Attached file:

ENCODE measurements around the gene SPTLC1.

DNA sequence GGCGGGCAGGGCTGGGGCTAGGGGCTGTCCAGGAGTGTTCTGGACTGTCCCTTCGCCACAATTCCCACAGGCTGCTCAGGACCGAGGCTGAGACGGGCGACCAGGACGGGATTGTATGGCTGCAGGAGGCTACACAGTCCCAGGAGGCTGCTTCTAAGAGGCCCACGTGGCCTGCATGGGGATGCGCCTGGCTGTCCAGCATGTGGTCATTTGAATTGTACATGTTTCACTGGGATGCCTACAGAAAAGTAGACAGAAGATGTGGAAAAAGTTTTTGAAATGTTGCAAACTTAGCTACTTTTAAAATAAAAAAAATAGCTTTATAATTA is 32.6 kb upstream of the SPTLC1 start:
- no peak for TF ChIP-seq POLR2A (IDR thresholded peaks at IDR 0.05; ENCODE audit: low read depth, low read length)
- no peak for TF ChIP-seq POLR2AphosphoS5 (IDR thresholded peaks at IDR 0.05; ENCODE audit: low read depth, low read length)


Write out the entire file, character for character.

ENCODE measurements around the gene SPTLC1.

DNA sequence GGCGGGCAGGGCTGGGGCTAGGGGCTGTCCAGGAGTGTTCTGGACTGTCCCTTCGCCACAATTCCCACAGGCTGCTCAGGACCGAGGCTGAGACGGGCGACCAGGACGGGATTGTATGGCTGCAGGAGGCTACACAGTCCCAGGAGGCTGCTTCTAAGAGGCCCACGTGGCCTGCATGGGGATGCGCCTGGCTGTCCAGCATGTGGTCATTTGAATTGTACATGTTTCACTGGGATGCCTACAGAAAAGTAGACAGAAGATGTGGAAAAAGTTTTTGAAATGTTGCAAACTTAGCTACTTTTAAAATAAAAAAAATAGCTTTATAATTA is 32.6 kb upstream of the SPTLC1 start:
- no peak for TF ChIP-seq POLR2A (IDR thresholded peaks at IDR 0.05; ENCODE audit: low read depth, low read length)
- no peak for TF ChIP-seq POLR2AphosphoS5 (IDR thresholded peaks at IDR 0.05; ENCODE audit: low read depth, low read length)